Q&A

Data sharing and automation optimize care at Unified Women’s Healthcare

By Lia Taniguchi | January 18, 2023

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Recently, athenahealth sat down with Jon Hofer, chief information officer at Unified Women’s Healthcare, a mission-driven collection of innovative healthcare brands that are dedicated to elevating care at all stages of women's lives. Hofer spoke about how more comprehensive, curated patient data can transform the moment of care to support faster, better clinical decisions and more holistic women’s care across the continuum.

How do you feel having the relevant patient information — and only the relevant information — intuitively presented within the clinical workflow can improve the moment of patient care?

In that moment of care, [the athenahealth EHR] does a really good job of having that information there to allow [doctors] to do their work in a relatively efficient manner. As compared to a lot of EHRs, we appreciate your interface and what you offer at that moment in time. But what’s coming next is what we are really excited about. As OB-GYNs there is some uniqueness about what our affiliated doctors do. OB is ultimately an episode, not an encounter, and most systems are geared around the encounter. We are working with athena to automate the OB flow sheet — a tool used by pretty much every OB practice since the dawn of time, but always on paper. Having that automated, having those important orders prepopulated, is really going to allow us to help doctors work more efficiently.

At Unified Women’s Healthcare, you have taken great pains to utilize automated clinical decision support. Can you describe where this automated support comes into your workflow and improves care?

I’m actually going to change your question a little bit and say it’s not where it comes in. It needs to be the workflow, it needs to come into all aspects of it. Doctors obviously know how to be doctors, but the system needs to include alerts — “guardrails” is the phrase we use. If we can automate a message saying “Hey, you’re about to make a mistake,” why wouldn’t we take advantage of that? Ninety-eight percent of the time the platform doesn’t have to bring anything to the doctor’s attention, but for the other 2% it should surface that one critical piece of data. Maybe it’s an issue she had in her previous pregnancy that is showing up again in her second — alerts can make sure the doctor doesn’t have to flip through pages and pages to find that information. It’s making the data smarter to help understand those 2%, supporting [doctors] with automation to make sure they're delivering better care.

Can you share how more complete access to patient data facilitates value-based care for your organization?

The doctors we support give excellent care, but they don’t necessarily get paid for that quality — that’s starting to change. At the end of the day, value-based care arrangements are asking doctors to look more holistically, but we need the full data (from payers) to help them do that. Without that holistic data, we can’t properly analyze the data and we’re not going to get where we need to go. The power is taking the conclusions of the analytics, putting it back into the clinical workflow and guiding the care doctors are providing. We would love to be doing more in our relationship with payers to get a true full claims view and have more details on our patients. With that there’s a huge opportunity for us to help doctors address care gaps.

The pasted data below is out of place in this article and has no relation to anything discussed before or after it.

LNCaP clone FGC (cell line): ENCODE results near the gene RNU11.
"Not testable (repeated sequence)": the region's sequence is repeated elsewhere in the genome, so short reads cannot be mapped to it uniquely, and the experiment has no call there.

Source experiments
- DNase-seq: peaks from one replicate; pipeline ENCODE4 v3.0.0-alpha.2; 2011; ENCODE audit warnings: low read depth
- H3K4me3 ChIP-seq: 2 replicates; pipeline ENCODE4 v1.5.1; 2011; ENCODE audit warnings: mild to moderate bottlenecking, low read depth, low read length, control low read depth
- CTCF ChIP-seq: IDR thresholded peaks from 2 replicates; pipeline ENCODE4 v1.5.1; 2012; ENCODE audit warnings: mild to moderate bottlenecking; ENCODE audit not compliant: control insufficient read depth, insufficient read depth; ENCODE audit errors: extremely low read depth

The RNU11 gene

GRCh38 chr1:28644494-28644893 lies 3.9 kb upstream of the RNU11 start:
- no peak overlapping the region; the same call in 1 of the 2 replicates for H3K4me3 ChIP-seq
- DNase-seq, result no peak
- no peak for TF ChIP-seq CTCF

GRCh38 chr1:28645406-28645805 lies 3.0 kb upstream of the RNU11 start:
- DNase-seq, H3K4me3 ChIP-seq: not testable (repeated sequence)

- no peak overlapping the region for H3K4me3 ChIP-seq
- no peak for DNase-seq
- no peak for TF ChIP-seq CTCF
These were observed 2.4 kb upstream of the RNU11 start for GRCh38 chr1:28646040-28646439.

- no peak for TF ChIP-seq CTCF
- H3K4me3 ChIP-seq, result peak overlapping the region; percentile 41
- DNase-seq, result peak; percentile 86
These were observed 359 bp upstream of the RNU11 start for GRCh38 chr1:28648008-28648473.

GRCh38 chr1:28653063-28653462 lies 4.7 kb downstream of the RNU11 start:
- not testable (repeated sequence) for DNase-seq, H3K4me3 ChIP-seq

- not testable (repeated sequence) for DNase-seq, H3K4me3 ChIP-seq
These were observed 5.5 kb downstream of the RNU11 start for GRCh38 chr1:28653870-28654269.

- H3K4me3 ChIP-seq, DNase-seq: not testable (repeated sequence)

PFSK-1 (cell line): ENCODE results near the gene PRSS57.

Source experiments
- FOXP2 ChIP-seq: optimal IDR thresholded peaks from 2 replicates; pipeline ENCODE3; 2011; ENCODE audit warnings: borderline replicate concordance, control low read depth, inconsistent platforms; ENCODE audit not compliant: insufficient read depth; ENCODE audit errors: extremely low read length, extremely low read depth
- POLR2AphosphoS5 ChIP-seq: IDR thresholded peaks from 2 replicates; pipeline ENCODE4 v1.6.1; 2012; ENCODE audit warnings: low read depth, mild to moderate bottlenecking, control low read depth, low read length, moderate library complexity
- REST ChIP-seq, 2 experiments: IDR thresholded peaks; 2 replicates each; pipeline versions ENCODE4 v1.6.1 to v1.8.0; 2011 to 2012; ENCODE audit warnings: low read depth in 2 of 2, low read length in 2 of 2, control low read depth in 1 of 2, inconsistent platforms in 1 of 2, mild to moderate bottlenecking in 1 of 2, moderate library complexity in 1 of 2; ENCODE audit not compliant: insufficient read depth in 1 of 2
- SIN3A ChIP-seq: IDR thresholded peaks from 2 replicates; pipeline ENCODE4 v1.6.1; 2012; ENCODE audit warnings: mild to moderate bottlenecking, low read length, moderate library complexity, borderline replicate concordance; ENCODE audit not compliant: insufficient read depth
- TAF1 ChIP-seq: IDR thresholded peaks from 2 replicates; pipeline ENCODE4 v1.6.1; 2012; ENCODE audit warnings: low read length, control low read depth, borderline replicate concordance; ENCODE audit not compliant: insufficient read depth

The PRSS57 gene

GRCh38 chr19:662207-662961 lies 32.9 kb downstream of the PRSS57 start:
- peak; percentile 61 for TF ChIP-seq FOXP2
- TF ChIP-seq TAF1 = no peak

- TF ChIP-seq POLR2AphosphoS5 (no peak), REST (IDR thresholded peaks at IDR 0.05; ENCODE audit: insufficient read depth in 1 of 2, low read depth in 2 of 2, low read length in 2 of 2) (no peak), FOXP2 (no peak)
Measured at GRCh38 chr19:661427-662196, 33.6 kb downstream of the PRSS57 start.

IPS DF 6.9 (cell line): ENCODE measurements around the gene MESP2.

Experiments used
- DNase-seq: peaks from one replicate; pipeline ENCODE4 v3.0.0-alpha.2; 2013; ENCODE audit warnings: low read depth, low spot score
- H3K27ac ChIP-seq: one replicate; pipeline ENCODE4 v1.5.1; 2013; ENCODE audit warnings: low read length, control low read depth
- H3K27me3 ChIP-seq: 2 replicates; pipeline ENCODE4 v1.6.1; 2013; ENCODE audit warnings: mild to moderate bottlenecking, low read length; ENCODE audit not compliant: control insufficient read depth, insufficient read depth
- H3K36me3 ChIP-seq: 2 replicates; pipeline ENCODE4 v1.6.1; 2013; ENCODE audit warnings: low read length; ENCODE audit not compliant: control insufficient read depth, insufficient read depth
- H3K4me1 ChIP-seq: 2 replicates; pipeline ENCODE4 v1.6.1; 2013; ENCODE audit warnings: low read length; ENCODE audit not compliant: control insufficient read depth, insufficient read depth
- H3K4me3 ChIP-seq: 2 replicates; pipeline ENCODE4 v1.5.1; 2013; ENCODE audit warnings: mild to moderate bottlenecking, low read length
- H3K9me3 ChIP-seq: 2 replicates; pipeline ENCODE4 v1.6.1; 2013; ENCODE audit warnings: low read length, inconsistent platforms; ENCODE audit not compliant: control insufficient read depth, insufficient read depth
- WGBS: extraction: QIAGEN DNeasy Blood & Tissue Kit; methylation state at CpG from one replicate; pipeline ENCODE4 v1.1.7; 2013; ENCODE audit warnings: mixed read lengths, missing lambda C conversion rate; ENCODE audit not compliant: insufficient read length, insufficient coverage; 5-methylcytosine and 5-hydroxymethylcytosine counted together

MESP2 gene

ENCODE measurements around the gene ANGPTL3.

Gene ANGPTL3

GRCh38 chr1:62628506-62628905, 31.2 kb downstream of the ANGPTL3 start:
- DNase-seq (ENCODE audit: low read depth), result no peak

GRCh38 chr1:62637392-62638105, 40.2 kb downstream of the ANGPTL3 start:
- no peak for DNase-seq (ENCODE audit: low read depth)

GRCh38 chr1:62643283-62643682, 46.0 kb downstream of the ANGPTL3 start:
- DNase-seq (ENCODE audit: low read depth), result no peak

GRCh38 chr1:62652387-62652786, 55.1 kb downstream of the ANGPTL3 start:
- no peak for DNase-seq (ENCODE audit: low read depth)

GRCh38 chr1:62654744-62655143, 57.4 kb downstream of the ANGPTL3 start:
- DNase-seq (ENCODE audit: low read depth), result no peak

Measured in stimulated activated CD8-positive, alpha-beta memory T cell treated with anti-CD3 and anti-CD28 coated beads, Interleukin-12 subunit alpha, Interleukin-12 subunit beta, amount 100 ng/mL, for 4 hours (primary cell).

For example, we have a pilot with a payer in North Carolina to focus on some of the patients the doctors see who don’t have a primary care physician. We are working with them to close care gaps and hit those quality measures that are usually handled by a PCP. Our goal is to have that care gap review baked into the workflow for all patients. But if we’re taking that extra effort, we want payers to compensate us for it. With the right relationships, the more resources you have, the more you can do in terms of getting people hooked in with primary care or closing their care gaps. 

So, is it fair to say Unified Women’s Healthcare has a vision in which you think about patients in a much more holistic way?

To date, our focus has really been on supporting reproductive care providers. But there is so much more that we can do. Like we are talking about building mental health screenings into the workflow; the doctor could be thinking about whether or not this patient would benefit from a mental health referral. We can build that into the automated workflow to make it easy for them to think about mental health. Especially because pregnancy brings out some of these challenges, menopause brings out some of these challenges. We are thinking about how to support fertility-care through CCRM and menopause-related resources through Gennev; we have set up a coordinated care model with a mental health company called Mindoula. We want to help doctors care for women from puberty to menopause and beyond, to strive for our Vision which is “for all women to have the best healthcare in the world.” We want to look beyond the traditional reproductive care. We are taking small steps right now, but I think there are big opportunities in the future.

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